CAIRO — In the wake of Mohammed Morsi’s military ousting on July 3, Egypt’s Coptic Christian communities are finding themselves strangers in their own country. Copts, who make up an estimated 10 percent (Sunni Muslims are 90 percent) of the population, have come under attack by militant Islamist groups and pro-Morsi supporters after the former Islamic president’s downfall.
Gunmen have opened fire on churches, houses belonging to Copts have been burned to the ground, priests and religious leaders have been attacked and killed, and most widely, Copts have become a target for political resentment and finger pointing for Egypt’s political upheaval.
Across Egypt, many churches have closed down temporarily as violence against Copts rages unabated.
“Morsi’s ousting is a blessing to us,” said one teary-eyed Coptic woman who asked not to be named for security reasons. When Morsi, backed by the Muslim Brotherhood, came to power last year after Egypt’s first democratic election, she feared for her life, and tried to persuade her daughter to move to the United States. “The last year was hell,” her daughter said.
But now, even after Morsi’s removal from power, she does not feel safe in Egypt. The former president’s ousting has further carved deep political and sectarian divides in the country, and minority groups are bearing the brunt of targeted violence.
Many Copts joined millions of anti-Morsi protesters on June 30, the anniversary of the president’s first day in office. Copts found solidarity in Egypt’s Tahrir Square — the heart of the 2011 Egyptian revolution — against the Islamist leader who many Egyptians say monopolized power among the Muslim Brotherhood and stirred sectarian tensions. But elsewhere in Cairo, and the rest of Egypt, Copts were soon labeled as provocateurs and “infidels” by Morsi supporters who defiantly support a leader they say was freely and democratically elected, and wrongfully overthrown by a military coup. Many see Copts as part of a widespread political conspiracy to overthrow their Islamist leader.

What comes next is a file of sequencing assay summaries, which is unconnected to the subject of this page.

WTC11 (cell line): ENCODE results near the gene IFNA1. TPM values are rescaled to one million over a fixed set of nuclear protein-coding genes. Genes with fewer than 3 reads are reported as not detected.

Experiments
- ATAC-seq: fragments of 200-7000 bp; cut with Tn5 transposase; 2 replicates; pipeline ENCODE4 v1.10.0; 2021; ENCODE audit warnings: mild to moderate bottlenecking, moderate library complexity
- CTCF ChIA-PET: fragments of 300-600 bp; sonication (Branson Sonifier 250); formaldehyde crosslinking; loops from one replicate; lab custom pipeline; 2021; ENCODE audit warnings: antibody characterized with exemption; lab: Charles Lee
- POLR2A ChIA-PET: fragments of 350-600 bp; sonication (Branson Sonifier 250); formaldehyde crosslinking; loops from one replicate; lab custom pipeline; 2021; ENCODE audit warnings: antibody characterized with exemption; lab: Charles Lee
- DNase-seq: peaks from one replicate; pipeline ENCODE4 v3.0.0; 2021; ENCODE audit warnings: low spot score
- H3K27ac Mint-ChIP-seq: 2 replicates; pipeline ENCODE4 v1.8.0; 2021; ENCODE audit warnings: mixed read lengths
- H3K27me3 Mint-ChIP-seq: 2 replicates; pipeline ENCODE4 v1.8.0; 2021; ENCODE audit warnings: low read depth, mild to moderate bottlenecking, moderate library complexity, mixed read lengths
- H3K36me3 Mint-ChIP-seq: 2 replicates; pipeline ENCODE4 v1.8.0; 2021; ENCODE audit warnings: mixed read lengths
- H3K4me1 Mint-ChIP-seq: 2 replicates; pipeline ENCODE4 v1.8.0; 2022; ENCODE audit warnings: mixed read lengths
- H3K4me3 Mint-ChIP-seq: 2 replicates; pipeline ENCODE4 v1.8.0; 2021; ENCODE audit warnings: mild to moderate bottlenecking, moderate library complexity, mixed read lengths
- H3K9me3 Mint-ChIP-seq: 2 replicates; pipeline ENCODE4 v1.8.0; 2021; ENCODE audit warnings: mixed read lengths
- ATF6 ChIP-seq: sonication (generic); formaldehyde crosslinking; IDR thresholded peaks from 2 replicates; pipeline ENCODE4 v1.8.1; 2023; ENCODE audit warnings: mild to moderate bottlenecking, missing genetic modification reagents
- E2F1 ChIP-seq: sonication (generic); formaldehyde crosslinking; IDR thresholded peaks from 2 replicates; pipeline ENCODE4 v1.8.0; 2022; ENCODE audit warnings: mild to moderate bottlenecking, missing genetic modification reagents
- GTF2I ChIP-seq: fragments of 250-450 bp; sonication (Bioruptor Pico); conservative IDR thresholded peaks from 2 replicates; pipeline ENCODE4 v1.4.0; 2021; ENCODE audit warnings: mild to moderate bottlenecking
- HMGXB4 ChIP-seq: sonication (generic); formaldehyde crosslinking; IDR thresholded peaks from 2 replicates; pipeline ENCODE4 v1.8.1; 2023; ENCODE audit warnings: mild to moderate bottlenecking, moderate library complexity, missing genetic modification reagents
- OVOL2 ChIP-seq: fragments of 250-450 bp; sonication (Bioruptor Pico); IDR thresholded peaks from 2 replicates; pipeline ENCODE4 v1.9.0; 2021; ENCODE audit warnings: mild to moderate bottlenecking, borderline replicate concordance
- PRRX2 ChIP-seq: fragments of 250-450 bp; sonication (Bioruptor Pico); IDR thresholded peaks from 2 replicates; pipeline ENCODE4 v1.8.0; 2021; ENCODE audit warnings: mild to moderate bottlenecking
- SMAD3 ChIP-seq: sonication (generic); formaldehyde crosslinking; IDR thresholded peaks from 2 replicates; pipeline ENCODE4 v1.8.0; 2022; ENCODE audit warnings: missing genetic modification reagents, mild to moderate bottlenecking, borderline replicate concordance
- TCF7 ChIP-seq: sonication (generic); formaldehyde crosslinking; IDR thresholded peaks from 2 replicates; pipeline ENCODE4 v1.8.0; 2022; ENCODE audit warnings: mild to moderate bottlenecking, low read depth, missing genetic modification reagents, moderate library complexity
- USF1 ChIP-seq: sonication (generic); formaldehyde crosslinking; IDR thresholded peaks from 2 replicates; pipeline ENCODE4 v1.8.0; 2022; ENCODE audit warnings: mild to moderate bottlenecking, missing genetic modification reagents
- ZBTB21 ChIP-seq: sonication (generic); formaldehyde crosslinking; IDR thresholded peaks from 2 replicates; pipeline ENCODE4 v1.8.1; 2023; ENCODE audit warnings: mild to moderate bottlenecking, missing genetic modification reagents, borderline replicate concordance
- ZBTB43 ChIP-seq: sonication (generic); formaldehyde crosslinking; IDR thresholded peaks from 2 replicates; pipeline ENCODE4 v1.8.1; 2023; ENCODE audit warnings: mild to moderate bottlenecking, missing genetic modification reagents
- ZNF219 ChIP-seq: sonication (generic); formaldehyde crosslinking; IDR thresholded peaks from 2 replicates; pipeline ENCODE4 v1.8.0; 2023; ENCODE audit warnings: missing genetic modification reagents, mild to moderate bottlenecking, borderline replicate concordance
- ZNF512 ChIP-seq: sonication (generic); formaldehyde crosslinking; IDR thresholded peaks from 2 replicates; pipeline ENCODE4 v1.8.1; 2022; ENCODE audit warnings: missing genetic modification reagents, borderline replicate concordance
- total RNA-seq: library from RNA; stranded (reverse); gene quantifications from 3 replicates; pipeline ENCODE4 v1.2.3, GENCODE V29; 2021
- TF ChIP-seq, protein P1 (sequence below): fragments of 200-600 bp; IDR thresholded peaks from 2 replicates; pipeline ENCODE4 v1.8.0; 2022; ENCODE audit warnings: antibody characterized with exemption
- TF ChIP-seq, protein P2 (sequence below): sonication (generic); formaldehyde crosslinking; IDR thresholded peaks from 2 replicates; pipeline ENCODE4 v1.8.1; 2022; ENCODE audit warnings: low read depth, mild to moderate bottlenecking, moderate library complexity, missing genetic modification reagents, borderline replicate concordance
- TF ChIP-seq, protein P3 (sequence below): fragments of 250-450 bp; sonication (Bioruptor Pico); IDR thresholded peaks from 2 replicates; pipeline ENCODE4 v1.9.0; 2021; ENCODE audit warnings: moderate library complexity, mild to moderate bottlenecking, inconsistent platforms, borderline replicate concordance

Rumors lashing out against minority groups are rampant amongst both Islamist and anti-Morsi groups. Much of the pro-Morsi supporters’ anger toward Copts stems from Coptic Orthodox Pope Tawadros II’s statement that Morsi was negligent in his response to clashes earlier this year outside of a main Coptic church in Cairo that left several dead and scores wounded.
Pope Tawadros also attended the army’s announcement suspending the Islamist-backed constitution, and publicly showed his support for the rebel campaign Tamarod, which sought to acquire enough votes to counter the initial number of votes that elected Morsi.
Pope Tawadros had taken to social media to express his support, saying on Twitter: “It is wonderful to see the Egyptian people taking back their stolen revolution in a peaceful way, through the idea of Rebel and its youth.”
In Egypt’s restive Sinai, where jihadi militant groups have unleashed a steady stream of terrorist attacks against police and army personnel following the overthrow of the president, Coptic priest Mina Aboud Sharween was shot and killed on July 6, and a Coptic man was recently found beheaded, his hands and feet still bound.